Knowing the role and importance of political parties in a multiparty democracy it is therefore no easy decision that the largest political party in the Gambia has decided to stand by democratic and human rights standards. The news that UDP has declared that public servants will not hold party positions and that 30% of their elected officials will be women is indeed steps in the right direction that directly impact on the good governance of the Gambia. Political parties are the pillars of our democratic governance system because it is parties that produce the president, parliamentarians and local councillors. It is these people who run our presidency, legislature and local councils.
Hence if these elected officials come from an environment where democratic standards are upheld and promoted then it means we will end up having a presidency, parliament and local councils that are democratic and abiding by good governance practices. For that matter the decision by UDP to begin the democratisation process from inside its party can only serve the best intertest of the Gambia.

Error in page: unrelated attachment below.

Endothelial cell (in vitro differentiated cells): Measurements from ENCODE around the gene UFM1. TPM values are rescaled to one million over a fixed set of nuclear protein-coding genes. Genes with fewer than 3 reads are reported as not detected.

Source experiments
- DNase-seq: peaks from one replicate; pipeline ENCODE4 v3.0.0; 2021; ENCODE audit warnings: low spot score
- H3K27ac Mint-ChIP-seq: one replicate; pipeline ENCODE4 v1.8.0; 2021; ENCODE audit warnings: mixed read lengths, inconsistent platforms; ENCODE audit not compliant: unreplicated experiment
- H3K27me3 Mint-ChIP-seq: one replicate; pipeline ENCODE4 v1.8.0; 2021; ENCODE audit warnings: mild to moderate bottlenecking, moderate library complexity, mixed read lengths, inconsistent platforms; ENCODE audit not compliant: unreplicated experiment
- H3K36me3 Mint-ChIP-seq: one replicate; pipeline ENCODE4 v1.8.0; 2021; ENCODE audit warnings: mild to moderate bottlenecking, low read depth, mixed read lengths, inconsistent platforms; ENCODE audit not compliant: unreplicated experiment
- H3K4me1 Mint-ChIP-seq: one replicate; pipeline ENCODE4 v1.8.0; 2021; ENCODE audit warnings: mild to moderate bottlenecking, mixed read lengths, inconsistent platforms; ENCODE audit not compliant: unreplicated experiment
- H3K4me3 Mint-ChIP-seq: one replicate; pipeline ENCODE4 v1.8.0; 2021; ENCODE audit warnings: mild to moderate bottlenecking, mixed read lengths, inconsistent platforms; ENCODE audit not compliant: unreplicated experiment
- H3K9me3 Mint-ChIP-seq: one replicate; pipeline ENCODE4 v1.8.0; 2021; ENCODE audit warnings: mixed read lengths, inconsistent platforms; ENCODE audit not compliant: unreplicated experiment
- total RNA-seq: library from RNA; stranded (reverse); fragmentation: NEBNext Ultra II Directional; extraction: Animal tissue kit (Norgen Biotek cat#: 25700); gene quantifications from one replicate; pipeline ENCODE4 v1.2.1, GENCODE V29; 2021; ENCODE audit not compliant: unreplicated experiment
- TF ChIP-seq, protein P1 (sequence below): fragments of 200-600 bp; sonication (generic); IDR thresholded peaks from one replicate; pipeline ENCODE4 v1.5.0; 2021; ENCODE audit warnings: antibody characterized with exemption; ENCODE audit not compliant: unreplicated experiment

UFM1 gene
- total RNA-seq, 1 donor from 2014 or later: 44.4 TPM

We must bear in mind that when political parties are undemocratic there is no way that when they win state power, they will deliver democracy at the national level. Political parties are either ruling governments or governments in waiting. Hence adherence to good governance principles and practices must start first inside the political parties in order to achieve democracy in the government. It cannot be the other way around.
The decision to also allocate 30% of positions to women is in direct fulfilment of the agreements that the Gambia made to international declarations and instruments for gender equality and social justice in the world. The best example of that is the fourth international conference on women held in Beijing in 1995 where world leaders identified women in power and leadership as one of the 12 critical areas to address in order to empower women and ensure equality.
The Beijing Declaration and Plan of Action specifically mentioned that political parties should examine party structures and procedures to eliminate discrimination against women’s participation and to develop initiatives to encourage women’s participation and incorporate gender issues in their political agenda. Therefore, this decision by UDP is indeed revolutionary in the context of the Gambia for which the party needs commendation and support.